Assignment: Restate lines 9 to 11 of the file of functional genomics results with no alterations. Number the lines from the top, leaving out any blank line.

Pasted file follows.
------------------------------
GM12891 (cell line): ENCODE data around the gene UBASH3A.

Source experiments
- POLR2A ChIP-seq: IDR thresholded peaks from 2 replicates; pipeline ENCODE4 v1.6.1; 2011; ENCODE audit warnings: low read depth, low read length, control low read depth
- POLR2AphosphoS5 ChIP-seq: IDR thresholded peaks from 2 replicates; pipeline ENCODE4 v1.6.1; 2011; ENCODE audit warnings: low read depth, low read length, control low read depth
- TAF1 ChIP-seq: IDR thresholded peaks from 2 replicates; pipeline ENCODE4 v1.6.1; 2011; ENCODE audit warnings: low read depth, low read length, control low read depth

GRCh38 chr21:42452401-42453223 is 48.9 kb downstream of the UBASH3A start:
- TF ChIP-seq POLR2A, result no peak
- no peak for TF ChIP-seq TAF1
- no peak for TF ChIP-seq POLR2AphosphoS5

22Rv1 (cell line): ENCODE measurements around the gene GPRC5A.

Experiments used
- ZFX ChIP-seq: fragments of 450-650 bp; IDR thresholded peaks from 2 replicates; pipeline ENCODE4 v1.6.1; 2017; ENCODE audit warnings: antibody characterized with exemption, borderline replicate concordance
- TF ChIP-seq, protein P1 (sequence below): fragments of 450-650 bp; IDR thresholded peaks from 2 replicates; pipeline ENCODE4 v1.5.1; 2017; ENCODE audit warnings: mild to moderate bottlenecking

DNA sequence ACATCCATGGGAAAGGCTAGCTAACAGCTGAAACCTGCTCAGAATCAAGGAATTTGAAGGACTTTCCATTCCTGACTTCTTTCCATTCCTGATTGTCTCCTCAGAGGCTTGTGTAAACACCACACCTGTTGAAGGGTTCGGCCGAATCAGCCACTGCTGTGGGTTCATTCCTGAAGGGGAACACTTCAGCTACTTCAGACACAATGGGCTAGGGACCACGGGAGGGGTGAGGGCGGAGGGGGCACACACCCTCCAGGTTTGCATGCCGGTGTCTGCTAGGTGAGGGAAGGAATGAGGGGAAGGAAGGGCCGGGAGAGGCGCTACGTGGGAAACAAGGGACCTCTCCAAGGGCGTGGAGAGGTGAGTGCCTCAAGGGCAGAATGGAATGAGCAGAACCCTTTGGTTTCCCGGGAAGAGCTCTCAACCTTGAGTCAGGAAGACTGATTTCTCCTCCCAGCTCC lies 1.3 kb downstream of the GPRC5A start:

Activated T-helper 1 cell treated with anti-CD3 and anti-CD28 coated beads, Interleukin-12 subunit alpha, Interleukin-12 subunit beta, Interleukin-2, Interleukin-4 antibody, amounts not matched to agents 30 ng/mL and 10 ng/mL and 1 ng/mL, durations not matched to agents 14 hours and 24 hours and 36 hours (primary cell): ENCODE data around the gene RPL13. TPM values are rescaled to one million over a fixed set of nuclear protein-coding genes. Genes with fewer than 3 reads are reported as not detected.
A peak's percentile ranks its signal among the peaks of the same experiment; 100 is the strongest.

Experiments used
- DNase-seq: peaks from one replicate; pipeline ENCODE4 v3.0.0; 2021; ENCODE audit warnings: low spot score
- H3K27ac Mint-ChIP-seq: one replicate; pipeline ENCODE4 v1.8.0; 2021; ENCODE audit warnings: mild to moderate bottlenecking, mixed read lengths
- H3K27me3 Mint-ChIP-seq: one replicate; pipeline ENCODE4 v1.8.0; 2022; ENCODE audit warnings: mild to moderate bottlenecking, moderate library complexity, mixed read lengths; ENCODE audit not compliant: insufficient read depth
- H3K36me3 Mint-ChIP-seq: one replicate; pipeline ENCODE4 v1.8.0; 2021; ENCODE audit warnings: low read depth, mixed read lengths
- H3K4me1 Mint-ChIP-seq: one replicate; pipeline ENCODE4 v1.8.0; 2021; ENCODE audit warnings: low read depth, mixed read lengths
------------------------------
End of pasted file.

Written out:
- no peak for TF ChIP-seq POLR2AphosphoS5

22Rv1 (cell line): ENCODE measurements around the gene GPRC5A.

Experiments used